Caused by paramyxovirus (RNA virus) infection.
Mode of spread is by droplet infection.
Period of infectivity is from 4 days before and 2 days after the onset of rash.

Clinical Features

Prodromal Stage
  • Fever
  • Cough, coryza and conjunctivitis
  • Photophobia
  • Malaise

 Koplik’s Spots
They are small, red and irregular lesions on the buccal mucosa with blue-white centers opposite to the lower molar. They appear 1-2 days before and disappear 1-2 days after the appearance of the rash. They are pathognomic of measles.

Exanthematous Stage (Rash)
Maculopapular Rash
  • Red maculopapular rash
  • Pattern – Starts from the back of ear and then spreading downward over the face, neck, trunk and feet. They fades in the same manner.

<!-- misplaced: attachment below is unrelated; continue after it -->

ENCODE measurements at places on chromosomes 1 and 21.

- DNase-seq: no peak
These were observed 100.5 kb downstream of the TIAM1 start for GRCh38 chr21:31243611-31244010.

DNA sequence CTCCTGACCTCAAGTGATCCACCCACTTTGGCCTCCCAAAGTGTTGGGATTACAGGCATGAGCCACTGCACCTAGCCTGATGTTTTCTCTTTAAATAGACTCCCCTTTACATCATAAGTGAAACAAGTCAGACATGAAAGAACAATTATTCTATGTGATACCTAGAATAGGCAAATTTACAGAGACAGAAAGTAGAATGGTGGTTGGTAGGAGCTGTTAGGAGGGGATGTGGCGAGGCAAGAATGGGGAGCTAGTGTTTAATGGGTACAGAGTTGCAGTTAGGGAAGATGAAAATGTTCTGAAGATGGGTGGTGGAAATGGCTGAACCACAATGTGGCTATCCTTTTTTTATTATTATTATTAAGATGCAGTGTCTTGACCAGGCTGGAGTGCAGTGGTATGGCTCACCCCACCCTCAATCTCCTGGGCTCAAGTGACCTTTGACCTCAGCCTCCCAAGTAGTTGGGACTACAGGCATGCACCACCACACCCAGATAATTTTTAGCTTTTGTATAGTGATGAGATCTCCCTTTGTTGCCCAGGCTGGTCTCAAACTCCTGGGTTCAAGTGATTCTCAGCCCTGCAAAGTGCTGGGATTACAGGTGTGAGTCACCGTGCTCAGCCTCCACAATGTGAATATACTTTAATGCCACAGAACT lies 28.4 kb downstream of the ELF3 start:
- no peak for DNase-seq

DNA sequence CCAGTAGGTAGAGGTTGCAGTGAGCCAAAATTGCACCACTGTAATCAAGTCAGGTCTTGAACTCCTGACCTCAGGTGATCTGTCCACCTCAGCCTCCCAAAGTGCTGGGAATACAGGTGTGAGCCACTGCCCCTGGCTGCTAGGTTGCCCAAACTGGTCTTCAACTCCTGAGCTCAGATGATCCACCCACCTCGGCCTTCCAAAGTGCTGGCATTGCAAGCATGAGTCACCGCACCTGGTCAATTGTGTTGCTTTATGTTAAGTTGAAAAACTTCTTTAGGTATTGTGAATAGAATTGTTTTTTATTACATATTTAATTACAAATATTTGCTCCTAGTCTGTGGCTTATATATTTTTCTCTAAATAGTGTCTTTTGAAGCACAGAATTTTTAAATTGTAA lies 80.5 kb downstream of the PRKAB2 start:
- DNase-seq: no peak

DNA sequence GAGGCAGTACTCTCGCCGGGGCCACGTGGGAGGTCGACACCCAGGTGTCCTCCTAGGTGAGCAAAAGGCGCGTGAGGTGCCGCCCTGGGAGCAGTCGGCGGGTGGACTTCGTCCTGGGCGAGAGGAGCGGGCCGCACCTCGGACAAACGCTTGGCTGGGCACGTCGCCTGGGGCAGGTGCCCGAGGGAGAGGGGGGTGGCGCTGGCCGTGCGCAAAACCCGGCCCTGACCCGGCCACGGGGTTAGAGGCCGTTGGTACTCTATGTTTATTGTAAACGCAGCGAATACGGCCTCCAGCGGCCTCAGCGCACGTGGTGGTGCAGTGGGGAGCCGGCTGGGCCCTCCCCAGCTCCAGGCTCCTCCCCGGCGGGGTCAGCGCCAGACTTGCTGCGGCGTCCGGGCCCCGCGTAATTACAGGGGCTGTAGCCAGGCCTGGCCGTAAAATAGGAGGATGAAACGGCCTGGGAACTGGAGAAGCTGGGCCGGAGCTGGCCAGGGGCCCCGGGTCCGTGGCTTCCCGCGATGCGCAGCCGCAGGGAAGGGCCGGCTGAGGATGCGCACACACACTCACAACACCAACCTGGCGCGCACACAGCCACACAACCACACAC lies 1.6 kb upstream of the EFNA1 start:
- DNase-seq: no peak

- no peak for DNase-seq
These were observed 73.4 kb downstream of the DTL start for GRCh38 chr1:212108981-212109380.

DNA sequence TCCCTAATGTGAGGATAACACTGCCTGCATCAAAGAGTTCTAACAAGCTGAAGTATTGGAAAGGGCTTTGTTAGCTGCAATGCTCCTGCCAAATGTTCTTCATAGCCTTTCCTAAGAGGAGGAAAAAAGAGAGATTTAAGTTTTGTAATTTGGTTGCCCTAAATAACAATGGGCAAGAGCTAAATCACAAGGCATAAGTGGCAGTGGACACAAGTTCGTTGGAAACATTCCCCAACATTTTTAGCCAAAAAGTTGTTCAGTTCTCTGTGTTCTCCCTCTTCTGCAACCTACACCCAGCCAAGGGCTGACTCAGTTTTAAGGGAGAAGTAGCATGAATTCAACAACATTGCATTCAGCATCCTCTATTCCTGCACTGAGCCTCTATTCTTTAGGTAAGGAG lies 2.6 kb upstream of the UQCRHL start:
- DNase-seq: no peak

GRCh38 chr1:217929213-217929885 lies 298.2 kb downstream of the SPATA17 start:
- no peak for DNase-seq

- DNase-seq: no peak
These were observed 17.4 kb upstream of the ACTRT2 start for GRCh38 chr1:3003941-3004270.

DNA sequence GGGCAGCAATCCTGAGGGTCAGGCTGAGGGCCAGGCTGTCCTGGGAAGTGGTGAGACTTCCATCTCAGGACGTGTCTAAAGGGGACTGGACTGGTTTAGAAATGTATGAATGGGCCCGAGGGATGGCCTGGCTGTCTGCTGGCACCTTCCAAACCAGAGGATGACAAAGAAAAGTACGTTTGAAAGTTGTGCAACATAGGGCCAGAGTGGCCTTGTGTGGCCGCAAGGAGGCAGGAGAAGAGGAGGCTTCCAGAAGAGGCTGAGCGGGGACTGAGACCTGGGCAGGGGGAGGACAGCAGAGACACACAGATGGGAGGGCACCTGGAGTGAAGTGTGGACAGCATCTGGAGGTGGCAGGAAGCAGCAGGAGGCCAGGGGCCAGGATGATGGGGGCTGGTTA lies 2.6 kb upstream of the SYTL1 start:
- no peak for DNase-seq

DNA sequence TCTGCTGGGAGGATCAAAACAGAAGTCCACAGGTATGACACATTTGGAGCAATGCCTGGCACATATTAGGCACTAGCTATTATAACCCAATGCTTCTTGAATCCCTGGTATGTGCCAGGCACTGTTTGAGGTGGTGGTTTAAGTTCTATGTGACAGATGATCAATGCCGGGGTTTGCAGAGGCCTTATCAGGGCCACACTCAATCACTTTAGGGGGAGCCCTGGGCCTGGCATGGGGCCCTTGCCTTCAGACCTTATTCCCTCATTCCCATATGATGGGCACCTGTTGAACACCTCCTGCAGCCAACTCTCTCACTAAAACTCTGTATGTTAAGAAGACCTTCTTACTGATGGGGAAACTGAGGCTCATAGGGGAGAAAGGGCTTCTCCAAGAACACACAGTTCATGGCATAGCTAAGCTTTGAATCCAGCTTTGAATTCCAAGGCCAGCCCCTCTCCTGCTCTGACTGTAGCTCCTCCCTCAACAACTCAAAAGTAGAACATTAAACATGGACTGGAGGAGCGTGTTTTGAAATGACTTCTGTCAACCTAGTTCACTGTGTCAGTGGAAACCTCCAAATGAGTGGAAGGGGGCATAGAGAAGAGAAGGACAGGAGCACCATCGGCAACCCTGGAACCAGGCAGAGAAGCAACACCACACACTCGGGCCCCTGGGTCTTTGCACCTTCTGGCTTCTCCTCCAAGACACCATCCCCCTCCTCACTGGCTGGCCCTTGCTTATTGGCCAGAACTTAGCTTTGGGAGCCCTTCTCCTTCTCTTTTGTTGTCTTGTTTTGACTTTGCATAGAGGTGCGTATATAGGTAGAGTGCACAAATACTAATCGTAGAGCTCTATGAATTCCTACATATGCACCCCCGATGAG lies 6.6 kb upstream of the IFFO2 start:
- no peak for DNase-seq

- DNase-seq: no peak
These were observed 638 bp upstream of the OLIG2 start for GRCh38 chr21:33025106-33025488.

• The malaise and fever subside as the rash fades that takes 4 – 5 days.

 Complications (DROPSEA)

  1. Diarrhea
  2. Reactivation of latent TB
  3. Otitis media
  4. Pnemonia
  5. Subacute sclerosing panencephalitis (SSP)
  6. Encephalitis
  7. Vitamin A deficiency
  8. Myocarditis
  9. Hepatitis
  10. Keratitis and corneal ulcer
  11. Acute glomerulonephritis


  • Antipyretic
  • Fluid
  • Nutrition
  • Treat bacterial superinfection

Vitamin A supplementation
Treat the complication –For SSP use ribavirin


Passive Immunization for:-
  • Contact under 12 month of age
  • Debilitated children, esp. with malignant disease
  • Pregnant females
  • Patient with active TB
  • Immunodeficient patient

 Active Immunization
  • Given in combination with rubella and mumps vaccine (MMR vaccine) at 9 month
  • Vaccination within 72 hours of exposure is the intervention of choice for susceptible individuals older than 12 months of age.